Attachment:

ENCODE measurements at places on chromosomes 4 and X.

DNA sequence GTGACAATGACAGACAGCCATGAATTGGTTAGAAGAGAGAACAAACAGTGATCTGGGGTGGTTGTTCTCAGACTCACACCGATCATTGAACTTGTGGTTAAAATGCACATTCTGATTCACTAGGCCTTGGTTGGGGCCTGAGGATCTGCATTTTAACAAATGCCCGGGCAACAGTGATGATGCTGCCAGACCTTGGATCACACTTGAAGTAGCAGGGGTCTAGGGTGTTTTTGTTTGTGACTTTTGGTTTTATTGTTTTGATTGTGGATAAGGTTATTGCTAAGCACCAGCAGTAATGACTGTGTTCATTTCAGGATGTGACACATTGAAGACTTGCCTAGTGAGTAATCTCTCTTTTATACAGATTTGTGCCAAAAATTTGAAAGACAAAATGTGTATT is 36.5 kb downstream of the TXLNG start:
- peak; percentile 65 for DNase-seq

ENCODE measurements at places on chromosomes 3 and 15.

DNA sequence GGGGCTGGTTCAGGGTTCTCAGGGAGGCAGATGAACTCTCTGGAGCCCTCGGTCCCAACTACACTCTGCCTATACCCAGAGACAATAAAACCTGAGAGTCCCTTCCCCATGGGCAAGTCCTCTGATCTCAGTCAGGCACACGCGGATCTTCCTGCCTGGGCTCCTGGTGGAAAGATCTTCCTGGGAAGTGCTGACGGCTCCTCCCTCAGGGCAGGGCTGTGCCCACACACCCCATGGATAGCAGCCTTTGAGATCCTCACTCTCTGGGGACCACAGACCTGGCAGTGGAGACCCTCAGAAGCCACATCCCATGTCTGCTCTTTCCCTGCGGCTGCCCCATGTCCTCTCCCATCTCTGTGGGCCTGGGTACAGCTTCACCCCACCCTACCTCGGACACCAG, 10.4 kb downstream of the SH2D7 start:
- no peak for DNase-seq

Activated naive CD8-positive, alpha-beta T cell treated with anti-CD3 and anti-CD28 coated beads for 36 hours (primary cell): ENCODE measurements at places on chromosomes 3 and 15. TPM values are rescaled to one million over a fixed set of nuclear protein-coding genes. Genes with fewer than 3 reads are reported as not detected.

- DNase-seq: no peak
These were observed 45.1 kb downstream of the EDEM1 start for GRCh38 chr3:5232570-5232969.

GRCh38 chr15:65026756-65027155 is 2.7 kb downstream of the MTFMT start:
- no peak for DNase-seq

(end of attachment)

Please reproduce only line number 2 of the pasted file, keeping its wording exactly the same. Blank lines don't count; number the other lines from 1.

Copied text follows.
DNA sequence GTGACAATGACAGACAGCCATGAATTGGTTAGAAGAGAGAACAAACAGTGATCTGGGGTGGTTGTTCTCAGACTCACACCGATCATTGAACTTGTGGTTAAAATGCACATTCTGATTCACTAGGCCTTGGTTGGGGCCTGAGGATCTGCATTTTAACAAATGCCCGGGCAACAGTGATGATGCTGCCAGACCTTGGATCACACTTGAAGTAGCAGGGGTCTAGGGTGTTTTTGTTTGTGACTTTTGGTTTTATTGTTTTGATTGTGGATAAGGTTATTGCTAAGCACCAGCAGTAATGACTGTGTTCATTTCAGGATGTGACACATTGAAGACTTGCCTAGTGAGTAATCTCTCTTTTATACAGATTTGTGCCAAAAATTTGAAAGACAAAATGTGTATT is 36.5 kb downstream of the TXLNG start: